Rabbits In Waistcoats and Playing Card Gardeners; A World of Logical Nonsense: Alice in Wonderland at the Morgan
The Morgan Library & Museum takes visitors on an unforgettable journey exploring one of the greatest tales ever told, Lewis Carroll’s enchanting Alice's Adventures in Wonderland.
The exhibition marks the 150th anniversary of Alice's publication in 1865 and sheds light on the genesis of the story and its extraordinary reception in England and abroad. The show includes the original manuscript of Alice, on special loan from the British Library, as well as original correspondence, unique drawings, handcolored proofs, rare editions, vintage photographs, and important objects associated with the story — some never before exhibited. Alice: 150 Years of Wonderland will be on view through October 11.
"Visitors to Alice: 150 Years of Wonderland will encounter the fascinating and often surprising story behind the making of one of the world’s true literary classics," said Peggy Fogelman, Acting Director of the Morgan Library & Museum. "The Morgan has long held an outstanding collection of Alice material and many of the most important items are featured in the exhibition. We are also extraordinarily grateful to the British Library for loaning the original manuscript to serve as a centerpiece for the show. It is a rare treat."
Nothing but a pack of cards! 1885, Handcolored proof. Gift of Arthur A. Houghton, Jr., The Morgan Library & Museum, Photography by Steven H. Crossot, 2014
The story of Wonderland was first told during a boating trip one English afternoon to Alice Liddell and her two sisters by Charles Lutwidge Dodgson, better known by his penname Lewis Carroll. Delighted by the fantastic world of logic and nonsense inhabited by rabbits in waistcoats and playing card gardeners, the ten-year-old Alice asked for a written copy of her namesake's adventures underground. Carroll proceeded to painstakingly write out the story, illustrating the original manuscript with his own pen and ink drawings.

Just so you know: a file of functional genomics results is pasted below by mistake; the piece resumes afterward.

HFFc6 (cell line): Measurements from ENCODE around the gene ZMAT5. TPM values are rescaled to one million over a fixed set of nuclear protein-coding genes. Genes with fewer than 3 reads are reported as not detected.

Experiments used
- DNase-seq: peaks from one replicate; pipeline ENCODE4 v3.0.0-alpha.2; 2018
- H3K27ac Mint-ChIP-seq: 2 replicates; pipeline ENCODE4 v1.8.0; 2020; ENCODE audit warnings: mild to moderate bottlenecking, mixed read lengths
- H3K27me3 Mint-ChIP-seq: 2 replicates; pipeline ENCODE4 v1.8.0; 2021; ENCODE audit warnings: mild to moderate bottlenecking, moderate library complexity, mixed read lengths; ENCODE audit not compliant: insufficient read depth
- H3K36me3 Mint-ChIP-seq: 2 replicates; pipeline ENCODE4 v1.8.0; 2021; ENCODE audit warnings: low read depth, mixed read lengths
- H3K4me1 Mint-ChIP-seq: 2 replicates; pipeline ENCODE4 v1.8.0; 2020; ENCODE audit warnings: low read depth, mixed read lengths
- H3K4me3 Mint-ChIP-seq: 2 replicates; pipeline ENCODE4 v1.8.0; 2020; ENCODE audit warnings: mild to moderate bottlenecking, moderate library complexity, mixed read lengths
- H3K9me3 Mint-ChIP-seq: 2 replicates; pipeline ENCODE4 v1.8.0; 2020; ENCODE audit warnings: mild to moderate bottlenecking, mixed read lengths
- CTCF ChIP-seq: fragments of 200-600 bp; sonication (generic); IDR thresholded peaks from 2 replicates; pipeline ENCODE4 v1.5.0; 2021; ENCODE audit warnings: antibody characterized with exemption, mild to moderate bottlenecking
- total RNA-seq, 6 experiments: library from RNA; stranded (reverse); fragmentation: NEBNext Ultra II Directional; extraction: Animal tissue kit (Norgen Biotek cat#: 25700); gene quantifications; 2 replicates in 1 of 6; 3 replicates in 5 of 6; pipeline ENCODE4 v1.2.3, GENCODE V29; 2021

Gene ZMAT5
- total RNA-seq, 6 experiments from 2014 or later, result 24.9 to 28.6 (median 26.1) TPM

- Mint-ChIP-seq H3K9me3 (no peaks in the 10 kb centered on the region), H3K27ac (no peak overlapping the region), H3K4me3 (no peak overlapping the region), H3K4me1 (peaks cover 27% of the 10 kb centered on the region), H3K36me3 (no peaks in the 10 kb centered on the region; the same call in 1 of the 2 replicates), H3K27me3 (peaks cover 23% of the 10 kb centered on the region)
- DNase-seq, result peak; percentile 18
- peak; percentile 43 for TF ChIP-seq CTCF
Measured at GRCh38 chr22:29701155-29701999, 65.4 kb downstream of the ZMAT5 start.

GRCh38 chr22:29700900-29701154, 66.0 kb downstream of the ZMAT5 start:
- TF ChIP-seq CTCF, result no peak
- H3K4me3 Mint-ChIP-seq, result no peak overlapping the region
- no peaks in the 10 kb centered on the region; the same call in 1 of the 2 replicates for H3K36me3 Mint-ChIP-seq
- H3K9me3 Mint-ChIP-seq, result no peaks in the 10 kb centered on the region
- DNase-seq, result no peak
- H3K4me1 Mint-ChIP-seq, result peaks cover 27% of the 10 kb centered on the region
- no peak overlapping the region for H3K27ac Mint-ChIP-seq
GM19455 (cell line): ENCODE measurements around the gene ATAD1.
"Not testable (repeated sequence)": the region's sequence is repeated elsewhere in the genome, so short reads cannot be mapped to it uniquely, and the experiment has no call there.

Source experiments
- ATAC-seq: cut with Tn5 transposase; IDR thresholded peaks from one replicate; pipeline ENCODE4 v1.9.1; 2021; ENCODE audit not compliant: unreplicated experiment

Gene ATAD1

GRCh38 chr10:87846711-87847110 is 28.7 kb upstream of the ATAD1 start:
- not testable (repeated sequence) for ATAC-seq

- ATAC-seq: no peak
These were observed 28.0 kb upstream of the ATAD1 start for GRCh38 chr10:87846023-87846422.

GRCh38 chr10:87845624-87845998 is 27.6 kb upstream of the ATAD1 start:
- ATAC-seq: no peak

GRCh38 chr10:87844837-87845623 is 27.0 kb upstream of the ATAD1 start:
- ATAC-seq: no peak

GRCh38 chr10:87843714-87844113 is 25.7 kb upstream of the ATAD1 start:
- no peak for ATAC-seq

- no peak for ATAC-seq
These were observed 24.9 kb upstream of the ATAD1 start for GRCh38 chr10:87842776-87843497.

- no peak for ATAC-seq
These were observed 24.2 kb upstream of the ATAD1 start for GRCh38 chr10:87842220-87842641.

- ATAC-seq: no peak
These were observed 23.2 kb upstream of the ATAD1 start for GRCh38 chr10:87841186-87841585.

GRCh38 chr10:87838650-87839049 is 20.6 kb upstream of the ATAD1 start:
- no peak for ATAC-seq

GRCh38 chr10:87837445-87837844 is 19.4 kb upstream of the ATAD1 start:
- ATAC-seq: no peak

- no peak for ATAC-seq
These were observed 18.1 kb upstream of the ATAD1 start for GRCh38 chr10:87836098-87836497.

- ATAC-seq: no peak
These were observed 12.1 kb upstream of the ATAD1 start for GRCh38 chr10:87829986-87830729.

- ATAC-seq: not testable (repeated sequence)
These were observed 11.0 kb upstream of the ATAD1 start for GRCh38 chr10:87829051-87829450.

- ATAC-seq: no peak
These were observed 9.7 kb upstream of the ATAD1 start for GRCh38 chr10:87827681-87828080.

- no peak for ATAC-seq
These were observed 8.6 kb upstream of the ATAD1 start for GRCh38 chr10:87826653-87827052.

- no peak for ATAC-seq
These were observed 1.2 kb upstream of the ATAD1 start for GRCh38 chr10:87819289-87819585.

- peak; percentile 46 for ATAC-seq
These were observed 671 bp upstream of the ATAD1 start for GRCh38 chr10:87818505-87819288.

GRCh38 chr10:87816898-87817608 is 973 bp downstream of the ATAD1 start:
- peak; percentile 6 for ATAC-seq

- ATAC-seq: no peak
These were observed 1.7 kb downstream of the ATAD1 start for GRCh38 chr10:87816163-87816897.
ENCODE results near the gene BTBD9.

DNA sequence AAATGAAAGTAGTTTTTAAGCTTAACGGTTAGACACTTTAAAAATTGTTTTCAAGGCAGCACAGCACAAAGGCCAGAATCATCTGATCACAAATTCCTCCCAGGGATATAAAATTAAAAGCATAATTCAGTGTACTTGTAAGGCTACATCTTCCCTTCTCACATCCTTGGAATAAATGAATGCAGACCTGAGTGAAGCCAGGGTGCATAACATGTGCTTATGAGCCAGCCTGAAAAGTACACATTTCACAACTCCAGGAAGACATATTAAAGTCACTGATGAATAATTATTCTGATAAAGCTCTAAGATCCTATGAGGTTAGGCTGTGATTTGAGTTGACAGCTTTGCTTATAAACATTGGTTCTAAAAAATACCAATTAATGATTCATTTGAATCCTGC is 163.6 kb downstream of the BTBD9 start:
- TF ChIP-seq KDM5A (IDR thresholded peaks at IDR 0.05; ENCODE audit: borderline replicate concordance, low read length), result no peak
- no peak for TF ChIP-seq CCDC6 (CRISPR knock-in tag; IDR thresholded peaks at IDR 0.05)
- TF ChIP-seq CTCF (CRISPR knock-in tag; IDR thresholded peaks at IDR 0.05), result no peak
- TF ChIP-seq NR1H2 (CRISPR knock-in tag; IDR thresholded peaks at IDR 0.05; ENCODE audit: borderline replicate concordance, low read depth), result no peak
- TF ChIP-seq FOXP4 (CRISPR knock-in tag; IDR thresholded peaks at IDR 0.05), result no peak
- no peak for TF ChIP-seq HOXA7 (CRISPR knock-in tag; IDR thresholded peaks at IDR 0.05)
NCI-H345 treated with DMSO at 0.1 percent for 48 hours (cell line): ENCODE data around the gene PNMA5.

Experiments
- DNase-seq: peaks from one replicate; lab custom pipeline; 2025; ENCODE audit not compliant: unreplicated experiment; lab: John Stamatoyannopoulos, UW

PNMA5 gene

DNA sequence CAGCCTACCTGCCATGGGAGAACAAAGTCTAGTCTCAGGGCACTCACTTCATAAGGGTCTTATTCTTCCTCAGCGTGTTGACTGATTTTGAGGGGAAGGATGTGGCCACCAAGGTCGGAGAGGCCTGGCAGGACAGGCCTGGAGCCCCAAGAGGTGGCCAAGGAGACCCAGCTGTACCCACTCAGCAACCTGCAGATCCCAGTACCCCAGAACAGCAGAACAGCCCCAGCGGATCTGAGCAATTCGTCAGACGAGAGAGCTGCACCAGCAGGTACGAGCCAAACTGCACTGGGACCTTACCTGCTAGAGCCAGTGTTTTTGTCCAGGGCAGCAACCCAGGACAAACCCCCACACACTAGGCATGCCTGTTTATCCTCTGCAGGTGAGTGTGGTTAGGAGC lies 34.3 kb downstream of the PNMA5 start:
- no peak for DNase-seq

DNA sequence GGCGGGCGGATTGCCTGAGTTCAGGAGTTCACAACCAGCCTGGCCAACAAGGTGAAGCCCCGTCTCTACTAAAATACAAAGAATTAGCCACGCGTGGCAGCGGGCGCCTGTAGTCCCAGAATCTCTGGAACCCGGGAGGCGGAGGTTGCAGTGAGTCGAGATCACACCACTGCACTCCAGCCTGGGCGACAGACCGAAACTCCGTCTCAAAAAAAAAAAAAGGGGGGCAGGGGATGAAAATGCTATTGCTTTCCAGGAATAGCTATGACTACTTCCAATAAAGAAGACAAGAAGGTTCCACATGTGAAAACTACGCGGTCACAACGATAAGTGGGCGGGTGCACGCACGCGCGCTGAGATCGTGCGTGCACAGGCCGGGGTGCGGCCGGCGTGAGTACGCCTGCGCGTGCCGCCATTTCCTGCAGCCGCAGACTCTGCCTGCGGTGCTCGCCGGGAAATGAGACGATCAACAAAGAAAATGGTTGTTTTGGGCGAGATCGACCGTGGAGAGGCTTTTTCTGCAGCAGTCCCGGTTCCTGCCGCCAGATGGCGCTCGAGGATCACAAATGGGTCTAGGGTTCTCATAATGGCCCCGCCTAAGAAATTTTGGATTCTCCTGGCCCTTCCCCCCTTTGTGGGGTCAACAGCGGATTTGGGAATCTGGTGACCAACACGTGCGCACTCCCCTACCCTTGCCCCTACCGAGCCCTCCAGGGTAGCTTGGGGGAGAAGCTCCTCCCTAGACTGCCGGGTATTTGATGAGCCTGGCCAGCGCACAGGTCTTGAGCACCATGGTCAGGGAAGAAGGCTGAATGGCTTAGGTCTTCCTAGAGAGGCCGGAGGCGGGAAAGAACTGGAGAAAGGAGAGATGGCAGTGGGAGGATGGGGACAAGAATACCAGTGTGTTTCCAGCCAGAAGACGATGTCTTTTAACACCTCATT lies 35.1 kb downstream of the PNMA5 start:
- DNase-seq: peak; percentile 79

Revised and substantially expanded, the story first appeared in print in 1865 as Alice's Adventures in Wonderland with the iconic illustrations of John Tenniel. However, Tenniel was dissatisfied with the printing quality of his illustrations and the edition was suppressed almost immediately. Today, only about twenty copies of the first printing are known to survive. The story was quickly reprinted and the new edition beautifully reproduced Tenniel's brilliant drawings. Almost overnight, Alice became a publishing sensation, as the combination of text and illustration brought to life a story that has endured for 150 years. During this long period Alice in Wonderland has never been out of print and has been translated into more than 170 languages.
Alice replied, rather shyly … "I know who I was when I got up this morning, but I think I must have been changed several times since then."
The exhibition begins with an introduction to the key players in the Alice tale: Lewis Carroll and Alice Liddell. Carroll invented himself in 1856, about a decade before the publication of Alice's Adventures in Wonderland. The pseudonym is derived from the author's real name, Charles Lutwidge Dodgson, by way of Latin: Charles >Carolus>Carroll; Lutwidge>Ludovicus>Lewis.
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